Manifesting True Desires: Learning from Arianrhod and the Tree of Life by Alfred Willowhawk

Manifesting True Desires: Learning from Arianrhod and the Tree of Life
Alfred Willowhawk
Self-published, 2013
134 pages

Reviewed by Nicky

I was quite excited to read this very promising sounding book. The stated premise is learning from and working with Arianrhod’s myths and the Kabbalistic Tree of Life in order to make desired changes in your life. As a devotee to Arianrhod with an interest in the Tree of Life, it sounded right up my alley. However, the book left me disappointed when it did not match its premise.

The book starts on a reasonably positive note in the first section, which recounts Arianrhod’s myths and lists suggested ways of working with the Goddess. The author has an easy to follow informal tone and I appreciated that he emphasised real life working to manifest desires, not just passively sitting by expecting the magic to do all the work. He seemed to have a decent working understanding of Arianrhod’s myths and how they apply in real-life situations. Nothing in here is groundbreaking but there are some potentially effective meditations and it’s easy to understand. I had high hopes that the book would expand upon these principles.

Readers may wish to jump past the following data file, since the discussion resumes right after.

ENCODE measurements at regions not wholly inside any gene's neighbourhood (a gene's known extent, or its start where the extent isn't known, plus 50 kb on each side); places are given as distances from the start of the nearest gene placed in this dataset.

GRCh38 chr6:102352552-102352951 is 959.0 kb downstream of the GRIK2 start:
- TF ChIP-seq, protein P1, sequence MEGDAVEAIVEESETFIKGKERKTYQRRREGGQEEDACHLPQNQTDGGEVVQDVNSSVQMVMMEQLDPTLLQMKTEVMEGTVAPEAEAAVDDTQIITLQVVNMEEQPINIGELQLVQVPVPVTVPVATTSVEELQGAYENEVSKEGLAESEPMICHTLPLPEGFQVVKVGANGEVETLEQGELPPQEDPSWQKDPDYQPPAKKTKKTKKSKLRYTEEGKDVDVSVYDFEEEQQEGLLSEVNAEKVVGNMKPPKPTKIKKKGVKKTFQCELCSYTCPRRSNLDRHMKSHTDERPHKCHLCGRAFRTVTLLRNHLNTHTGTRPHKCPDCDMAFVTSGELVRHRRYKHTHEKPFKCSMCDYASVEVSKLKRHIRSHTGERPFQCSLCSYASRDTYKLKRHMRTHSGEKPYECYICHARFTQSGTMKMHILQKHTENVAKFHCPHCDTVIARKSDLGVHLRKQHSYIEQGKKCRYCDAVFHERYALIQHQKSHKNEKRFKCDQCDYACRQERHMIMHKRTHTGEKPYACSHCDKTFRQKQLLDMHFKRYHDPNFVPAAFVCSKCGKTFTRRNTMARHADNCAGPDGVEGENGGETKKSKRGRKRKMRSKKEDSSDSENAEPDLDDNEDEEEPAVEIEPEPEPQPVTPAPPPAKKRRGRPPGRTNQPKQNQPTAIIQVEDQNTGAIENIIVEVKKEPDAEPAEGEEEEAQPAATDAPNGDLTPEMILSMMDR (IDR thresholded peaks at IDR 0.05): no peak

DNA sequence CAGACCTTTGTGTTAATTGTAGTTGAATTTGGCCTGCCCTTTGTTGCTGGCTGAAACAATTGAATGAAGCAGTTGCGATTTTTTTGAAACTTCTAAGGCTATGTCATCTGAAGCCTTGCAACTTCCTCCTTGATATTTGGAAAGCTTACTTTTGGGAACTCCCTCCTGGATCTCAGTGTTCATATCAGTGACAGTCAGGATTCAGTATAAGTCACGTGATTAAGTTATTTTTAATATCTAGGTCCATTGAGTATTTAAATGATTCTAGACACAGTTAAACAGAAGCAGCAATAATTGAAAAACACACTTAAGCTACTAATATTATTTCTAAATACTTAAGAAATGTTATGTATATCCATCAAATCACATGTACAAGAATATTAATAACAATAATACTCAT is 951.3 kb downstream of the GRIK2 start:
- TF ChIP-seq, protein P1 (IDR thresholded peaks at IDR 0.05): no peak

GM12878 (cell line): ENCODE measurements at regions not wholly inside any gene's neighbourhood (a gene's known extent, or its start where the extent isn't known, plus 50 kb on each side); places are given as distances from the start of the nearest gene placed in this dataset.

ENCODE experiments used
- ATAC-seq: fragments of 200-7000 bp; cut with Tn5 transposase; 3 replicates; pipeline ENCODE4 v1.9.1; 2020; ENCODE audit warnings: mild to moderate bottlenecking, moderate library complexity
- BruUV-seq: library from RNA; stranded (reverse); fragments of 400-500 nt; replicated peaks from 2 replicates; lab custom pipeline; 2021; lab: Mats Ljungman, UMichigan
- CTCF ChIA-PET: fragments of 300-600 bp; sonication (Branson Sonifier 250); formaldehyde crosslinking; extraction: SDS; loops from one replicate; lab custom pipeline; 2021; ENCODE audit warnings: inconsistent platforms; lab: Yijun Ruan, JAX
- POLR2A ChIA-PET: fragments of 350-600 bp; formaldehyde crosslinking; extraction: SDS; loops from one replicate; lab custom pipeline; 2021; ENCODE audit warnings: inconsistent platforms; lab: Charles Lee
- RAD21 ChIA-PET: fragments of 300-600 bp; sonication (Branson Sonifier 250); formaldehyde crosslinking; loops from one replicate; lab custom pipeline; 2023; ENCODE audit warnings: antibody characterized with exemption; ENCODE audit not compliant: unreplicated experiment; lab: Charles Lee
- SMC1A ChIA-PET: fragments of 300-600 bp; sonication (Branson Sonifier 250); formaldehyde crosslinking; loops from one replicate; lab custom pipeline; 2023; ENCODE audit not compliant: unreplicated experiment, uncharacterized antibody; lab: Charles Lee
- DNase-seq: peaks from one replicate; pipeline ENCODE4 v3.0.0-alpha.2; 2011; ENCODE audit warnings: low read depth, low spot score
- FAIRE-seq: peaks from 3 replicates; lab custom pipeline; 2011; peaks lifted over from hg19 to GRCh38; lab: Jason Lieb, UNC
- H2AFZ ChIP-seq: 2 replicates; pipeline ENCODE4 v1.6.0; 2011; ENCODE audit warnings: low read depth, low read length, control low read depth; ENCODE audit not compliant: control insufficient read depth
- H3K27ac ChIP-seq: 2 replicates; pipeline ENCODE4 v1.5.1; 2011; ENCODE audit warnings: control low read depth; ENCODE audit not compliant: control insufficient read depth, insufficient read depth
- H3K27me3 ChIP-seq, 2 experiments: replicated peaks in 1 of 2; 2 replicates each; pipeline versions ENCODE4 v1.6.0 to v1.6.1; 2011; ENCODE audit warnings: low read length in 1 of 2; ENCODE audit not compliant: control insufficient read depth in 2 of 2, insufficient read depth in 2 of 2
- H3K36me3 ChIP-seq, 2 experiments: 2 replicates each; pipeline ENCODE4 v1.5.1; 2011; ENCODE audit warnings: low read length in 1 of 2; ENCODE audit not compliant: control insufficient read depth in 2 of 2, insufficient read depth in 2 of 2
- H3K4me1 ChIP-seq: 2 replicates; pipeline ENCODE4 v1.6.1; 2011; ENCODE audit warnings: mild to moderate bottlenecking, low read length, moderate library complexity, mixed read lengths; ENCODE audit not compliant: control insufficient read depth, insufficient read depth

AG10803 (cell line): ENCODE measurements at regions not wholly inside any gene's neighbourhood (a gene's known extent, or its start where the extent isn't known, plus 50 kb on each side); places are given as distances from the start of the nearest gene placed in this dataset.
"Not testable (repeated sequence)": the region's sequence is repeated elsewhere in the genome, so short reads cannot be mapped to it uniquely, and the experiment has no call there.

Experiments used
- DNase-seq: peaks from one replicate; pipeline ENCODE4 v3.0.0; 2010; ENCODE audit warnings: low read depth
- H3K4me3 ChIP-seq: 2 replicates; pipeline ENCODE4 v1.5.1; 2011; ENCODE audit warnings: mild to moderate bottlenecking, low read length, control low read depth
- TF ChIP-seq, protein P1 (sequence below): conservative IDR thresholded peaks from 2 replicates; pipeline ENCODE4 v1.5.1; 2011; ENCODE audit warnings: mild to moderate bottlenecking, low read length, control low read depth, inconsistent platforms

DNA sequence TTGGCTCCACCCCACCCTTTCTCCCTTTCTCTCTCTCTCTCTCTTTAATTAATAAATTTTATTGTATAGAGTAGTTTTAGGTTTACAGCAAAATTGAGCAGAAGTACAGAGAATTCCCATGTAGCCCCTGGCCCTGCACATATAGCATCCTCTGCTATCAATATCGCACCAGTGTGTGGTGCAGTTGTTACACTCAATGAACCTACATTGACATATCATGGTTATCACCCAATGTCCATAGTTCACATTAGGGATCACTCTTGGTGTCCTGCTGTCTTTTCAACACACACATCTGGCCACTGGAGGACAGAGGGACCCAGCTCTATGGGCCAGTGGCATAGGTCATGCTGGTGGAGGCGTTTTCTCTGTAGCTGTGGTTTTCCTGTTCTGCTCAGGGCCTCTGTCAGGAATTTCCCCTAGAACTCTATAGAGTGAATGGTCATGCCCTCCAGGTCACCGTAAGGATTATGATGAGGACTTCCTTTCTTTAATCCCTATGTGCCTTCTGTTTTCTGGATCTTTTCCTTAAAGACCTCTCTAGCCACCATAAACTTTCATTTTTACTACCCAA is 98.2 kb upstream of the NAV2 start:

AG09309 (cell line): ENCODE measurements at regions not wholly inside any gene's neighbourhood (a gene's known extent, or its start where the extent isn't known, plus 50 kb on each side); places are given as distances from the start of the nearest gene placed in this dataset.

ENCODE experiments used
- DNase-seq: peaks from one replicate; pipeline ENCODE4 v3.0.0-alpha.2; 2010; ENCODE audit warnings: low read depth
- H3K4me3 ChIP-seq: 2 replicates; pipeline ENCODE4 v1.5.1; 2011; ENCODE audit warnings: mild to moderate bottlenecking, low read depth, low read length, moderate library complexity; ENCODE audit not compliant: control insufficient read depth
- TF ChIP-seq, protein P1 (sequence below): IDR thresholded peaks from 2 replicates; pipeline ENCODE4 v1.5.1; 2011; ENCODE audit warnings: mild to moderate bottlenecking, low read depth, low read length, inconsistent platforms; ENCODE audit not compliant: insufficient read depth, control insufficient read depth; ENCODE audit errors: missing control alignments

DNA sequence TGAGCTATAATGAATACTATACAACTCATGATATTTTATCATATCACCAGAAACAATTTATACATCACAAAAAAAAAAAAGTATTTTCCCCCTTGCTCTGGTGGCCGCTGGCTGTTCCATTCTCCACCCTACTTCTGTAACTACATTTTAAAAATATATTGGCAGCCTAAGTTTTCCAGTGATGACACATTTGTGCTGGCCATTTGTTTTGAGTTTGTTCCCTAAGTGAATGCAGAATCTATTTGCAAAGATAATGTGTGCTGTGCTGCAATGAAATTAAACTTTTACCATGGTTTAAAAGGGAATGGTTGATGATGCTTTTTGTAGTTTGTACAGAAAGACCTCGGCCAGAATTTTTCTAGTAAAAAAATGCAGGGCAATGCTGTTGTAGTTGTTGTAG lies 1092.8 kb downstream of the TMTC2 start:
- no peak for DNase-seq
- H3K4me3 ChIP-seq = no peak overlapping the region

The second section covers the Tree of Life. Unfortunately, this segment is where the book falls down significantly. The explanations of the Tree of Life are unclear and lacking in detail. My understanding is that that Tree of Life is complicated and that it takes a lot of study and practice to fully understand. For that reason, I was disappointed in the short, simple paragraphs discussing the general meaning of each part of it. For something so complex, I expected a more careful exploration. I often felt the author was repeating facts rather than exploring or explaining them.